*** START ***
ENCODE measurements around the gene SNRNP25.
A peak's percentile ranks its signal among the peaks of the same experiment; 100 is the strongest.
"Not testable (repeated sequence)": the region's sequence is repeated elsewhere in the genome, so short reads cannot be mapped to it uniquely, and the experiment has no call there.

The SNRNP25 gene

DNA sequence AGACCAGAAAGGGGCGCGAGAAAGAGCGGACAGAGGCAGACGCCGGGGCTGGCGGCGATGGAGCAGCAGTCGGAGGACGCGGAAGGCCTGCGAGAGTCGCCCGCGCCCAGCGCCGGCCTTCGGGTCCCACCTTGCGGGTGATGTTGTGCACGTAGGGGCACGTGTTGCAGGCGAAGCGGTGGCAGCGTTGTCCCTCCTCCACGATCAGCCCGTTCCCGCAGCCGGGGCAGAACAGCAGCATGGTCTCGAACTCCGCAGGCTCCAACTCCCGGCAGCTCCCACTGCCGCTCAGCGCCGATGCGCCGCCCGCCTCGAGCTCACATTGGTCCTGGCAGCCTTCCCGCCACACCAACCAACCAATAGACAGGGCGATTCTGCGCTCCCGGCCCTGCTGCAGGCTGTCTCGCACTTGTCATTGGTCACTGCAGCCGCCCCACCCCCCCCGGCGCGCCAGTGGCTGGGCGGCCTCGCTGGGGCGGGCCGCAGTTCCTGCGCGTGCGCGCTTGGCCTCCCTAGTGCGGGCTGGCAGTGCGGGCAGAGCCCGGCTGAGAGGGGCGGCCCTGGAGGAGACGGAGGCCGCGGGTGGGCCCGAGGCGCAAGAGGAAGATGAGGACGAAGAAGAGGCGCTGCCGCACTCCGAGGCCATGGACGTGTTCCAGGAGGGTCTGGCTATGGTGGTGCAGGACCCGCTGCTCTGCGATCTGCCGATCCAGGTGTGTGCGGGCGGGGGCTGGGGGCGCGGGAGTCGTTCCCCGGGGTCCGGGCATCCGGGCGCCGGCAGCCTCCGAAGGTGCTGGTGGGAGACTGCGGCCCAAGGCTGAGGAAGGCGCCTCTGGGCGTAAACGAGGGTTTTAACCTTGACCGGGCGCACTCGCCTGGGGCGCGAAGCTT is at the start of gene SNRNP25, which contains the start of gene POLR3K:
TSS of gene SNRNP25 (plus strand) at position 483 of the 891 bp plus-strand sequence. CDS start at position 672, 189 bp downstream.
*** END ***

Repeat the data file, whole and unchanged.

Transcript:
ENCODE measurements around the gene SNRNP25.
A peak's percentile ranks its signal among the peaks of the same experiment; 100 is the strongest.
"Not testable (repeated sequence)": the region's sequence is repeated elsewhere in the genome, so short reads cannot be mapped to it uniquely, and the experiment has no call there.

The SNRNP25 gene

DNA sequence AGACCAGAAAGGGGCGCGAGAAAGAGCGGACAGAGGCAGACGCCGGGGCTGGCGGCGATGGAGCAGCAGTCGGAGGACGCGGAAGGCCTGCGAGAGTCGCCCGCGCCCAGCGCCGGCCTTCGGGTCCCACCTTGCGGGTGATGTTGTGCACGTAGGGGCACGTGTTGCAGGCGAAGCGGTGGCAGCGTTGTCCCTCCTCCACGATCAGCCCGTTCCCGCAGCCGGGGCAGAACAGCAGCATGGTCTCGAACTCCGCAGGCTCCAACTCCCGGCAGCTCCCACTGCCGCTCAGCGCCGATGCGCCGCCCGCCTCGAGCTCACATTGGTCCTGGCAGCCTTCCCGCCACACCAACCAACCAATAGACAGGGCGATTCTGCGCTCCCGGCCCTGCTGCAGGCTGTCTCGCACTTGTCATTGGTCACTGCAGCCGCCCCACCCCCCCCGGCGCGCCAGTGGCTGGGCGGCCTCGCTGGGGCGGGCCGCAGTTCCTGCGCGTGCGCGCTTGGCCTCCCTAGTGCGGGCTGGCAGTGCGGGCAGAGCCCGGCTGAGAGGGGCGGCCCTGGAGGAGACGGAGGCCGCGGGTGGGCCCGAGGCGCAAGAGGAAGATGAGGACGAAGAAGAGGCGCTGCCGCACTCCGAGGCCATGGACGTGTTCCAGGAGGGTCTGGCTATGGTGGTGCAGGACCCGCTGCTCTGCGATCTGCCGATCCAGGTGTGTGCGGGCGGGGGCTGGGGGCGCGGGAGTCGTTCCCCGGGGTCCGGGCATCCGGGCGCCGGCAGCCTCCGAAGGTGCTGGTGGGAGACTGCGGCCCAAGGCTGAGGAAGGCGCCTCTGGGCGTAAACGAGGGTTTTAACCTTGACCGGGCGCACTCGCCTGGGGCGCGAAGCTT is at the start of gene SNRNP25, which contains the start of gene POLR3K:
TSS of gene SNRNP25 (plus strand) at position 483 of the 891 bp plus-strand sequence. CDS start at position 672, 189 bp downstream.